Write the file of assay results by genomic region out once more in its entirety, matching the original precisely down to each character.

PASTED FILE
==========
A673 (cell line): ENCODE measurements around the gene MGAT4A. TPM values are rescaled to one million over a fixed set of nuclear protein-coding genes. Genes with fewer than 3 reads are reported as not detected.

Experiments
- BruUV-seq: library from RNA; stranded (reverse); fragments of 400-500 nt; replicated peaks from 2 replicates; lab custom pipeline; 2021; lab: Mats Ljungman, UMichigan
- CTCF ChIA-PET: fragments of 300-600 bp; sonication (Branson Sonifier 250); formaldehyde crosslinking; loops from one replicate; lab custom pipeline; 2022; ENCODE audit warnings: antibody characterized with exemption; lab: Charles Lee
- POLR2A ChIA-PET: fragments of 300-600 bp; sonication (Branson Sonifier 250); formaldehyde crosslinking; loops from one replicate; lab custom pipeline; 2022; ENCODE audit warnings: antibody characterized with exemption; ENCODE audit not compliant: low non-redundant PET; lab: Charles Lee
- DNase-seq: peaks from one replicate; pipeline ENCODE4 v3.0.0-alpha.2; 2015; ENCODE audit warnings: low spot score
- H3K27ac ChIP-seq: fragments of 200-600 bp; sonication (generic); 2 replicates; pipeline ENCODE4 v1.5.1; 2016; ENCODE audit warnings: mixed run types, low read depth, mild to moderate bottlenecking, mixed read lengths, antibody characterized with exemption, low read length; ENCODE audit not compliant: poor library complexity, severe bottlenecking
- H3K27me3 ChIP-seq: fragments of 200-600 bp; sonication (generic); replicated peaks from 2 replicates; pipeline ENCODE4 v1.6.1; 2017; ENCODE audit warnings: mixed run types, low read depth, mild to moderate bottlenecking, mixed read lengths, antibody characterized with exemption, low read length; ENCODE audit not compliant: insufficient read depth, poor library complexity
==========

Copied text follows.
A673 (cell line): ENCODE measurements around the gene MGAT4A. TPM values are rescaled to one million over a fixed set of nuclear protein-coding genes. Genes with fewer than 3 reads are reported as not detected.

Experiments
- BruUV-seq: library from RNA; stranded (reverse); fragments of 400-500 nt; replicated peaks from 2 replicates; lab custom pipeline; 2021; lab: Mats Ljungman, UMichigan
- CTCF ChIA-PET: fragments of 300-600 bp; sonication (Branson Sonifier 250); formaldehyde crosslinking; loops from one replicate; lab custom pipeline; 2022; ENCODE audit warnings: antibody characterized with exemption; lab: Charles Lee
- POLR2A ChIA-PET: fragments of 300-600 bp; sonication (Branson Sonifier 250); formaldehyde crosslinking; loops from one replicate; lab custom pipeline; 2022; ENCODE audit warnings: antibody characterized with exemption; ENCODE audit not compliant: low non-redundant PET; lab: Charles Lee
- DNase-seq: peaks from one replicate; pipeline ENCODE4 v3.0.0-alpha.2; 2015; ENCODE audit warnings: low spot score
- H3K27ac ChIP-seq: fragments of 200-600 bp; sonication (generic); 2 replicates; pipeline ENCODE4 v1.5.1; 2016; ENCODE audit warnings: mixed run types, low read depth, mild to moderate bottlenecking, mixed read lengths, antibody characterized with exemption, low read length; ENCODE audit not compliant: poor library complexity, severe bottlenecking
- H3K27me3 ChIP-seq: fragments of 200-600 bp; sonication (generic); replicated peaks from 2 replicates; pipeline ENCODE4 v1.6.1; 2017; ENCODE audit warnings: mixed run types, low read depth, mild to moderate bottlenecking, mixed read lengths, antibody characterized with exemption, low read length; ENCODE audit not compliant: insufficient read depth, poor library complexity